(byt the way, you have to read that title in a John Lovitz voice)
Scrivener has a nice post up about his opening night of Love's Labour's Lost. I was going to write a reply over there, but my response in a little more personal, so I figured I'd do it over here.
I've mentioned before that in one of my earlier incarnations, I was an actor. When I went to university the first time around, I majored in Theatre. Some of the happiest times of my life have been on stage and his post really brought a lot of that back to me.
The first time I really knew I was going to be an actor was when I was in high school and was playing Malvolio in Twelfth Night. I remember specifically that we never got very many people in the audience because the drama teacher and, lets be honest, the entire group of drama geeks never wanted to produce anything but deep and meaningful theatre. Twelfth Night was even a little light for us. Anyway, I loved that play. My epiphany came as I was on stage and I had a feeling of complete awareness. I felt that I had control over my entire body - my voice, my movement - everything. It was almost as if I were directing myself.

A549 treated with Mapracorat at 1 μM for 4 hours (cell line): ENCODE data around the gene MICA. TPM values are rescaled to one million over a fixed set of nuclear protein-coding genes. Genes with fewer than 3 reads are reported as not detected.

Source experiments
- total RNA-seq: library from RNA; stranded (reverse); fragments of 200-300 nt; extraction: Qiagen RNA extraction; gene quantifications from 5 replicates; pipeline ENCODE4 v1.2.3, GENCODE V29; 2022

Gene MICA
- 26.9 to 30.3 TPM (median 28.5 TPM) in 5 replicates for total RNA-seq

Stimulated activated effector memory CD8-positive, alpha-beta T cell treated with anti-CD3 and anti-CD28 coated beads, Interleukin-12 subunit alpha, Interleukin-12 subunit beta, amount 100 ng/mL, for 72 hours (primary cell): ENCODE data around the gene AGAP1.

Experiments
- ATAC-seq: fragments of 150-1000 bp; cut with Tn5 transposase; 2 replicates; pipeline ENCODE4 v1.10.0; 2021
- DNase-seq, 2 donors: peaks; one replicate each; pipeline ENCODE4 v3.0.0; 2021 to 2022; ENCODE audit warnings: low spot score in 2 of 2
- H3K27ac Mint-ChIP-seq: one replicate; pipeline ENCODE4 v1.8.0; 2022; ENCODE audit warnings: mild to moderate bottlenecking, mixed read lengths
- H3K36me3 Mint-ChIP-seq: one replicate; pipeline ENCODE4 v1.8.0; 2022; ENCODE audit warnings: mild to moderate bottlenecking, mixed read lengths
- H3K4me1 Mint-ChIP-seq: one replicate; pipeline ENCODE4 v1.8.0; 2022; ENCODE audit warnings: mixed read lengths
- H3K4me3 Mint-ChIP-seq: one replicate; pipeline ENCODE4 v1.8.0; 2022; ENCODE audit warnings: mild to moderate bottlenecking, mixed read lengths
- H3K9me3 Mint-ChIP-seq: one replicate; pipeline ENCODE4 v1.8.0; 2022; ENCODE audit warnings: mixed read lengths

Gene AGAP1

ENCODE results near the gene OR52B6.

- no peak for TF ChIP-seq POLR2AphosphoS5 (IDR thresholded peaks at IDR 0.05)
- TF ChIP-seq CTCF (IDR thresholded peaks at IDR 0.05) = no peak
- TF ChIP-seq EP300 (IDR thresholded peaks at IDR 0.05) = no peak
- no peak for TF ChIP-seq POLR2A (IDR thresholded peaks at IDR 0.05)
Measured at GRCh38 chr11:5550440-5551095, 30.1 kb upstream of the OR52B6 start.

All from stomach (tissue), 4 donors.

After one of the performances, an older man came up to me at the gladhand line and told me that I had something special and I could teach the others about how to speak on stage. I was floating.
All of that aside, now that I'm very far removed from the theatre world, I agree completely with something that Scrivener mentioned. Some of the most valuable things that came out of my time there, especially dealing with Shakespeare, was learning how to read a text. Shakespeare is hard, and there are still lines that I said hundreds of time that I'm not sure how to explain, but I learned how to dig into a text, read it out loud and try to get into the tempo of the words to tease out a subtle phrase. Whatever skill I may have today comes directly from those days.
I also remember playing in a theatre in the park production of Cyrano de Bergerac (still one of my favorites - go with the Burgess translation, not the Hooker). I missed a entrance cue because I was trying to flirt with a girl named Rose. Ah... the misspent youth...